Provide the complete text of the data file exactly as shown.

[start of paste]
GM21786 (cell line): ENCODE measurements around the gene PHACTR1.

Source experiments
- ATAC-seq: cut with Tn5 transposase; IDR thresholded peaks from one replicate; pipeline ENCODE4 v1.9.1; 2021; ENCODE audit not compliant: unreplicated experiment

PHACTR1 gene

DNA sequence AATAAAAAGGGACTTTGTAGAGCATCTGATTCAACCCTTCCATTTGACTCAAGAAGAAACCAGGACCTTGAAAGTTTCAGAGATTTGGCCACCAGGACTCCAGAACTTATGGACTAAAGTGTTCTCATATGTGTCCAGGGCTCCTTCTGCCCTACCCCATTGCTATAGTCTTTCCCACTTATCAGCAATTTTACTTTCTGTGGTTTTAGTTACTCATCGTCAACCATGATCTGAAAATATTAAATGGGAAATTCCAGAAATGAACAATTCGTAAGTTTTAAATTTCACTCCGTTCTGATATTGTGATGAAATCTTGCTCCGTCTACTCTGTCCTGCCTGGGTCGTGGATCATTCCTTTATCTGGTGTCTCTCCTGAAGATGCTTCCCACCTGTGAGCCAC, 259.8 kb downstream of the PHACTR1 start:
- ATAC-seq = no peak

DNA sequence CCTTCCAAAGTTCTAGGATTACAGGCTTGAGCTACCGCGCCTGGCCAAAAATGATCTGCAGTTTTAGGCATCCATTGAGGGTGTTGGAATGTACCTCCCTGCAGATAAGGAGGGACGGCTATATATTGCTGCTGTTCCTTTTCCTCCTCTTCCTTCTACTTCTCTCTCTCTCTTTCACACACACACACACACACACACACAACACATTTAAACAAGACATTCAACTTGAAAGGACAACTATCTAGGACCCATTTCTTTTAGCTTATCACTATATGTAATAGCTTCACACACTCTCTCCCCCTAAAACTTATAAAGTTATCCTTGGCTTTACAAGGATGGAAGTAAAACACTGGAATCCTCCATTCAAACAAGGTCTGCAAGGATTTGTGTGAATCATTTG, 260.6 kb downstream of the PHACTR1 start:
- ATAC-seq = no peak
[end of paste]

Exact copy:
GM21786 (cell line): ENCODE measurements around the gene PHACTR1.

Source experiments
- ATAC-seq: cut with Tn5 transposase; IDR thresholded peaks from one replicate; pipeline ENCODE4 v1.9.1; 2021; ENCODE audit not compliant: unreplicated experiment

PHACTR1 gene

DNA sequence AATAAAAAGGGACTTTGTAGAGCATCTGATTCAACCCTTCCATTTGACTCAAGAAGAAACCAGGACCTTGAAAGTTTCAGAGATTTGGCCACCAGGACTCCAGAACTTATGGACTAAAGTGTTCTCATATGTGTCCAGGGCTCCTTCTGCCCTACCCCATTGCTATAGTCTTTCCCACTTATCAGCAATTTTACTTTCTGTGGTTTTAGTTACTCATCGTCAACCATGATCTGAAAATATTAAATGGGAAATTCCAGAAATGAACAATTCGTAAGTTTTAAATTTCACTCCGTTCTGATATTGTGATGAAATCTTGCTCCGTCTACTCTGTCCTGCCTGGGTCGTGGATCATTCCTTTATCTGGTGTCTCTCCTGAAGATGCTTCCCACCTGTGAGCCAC, 259.8 kb downstream of the PHACTR1 start:
- ATAC-seq = no peak

DNA sequence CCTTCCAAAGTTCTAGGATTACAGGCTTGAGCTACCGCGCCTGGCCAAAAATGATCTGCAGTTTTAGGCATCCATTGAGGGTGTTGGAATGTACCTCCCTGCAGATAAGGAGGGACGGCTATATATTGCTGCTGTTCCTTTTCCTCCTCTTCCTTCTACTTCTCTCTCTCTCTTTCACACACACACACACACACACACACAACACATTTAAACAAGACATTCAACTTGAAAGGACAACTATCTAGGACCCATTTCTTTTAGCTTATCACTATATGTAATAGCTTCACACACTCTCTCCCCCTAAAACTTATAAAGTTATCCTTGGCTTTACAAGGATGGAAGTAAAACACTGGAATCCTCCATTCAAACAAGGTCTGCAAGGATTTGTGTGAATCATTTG, 260.6 kb downstream of the PHACTR1 start:
- ATAC-seq = no peak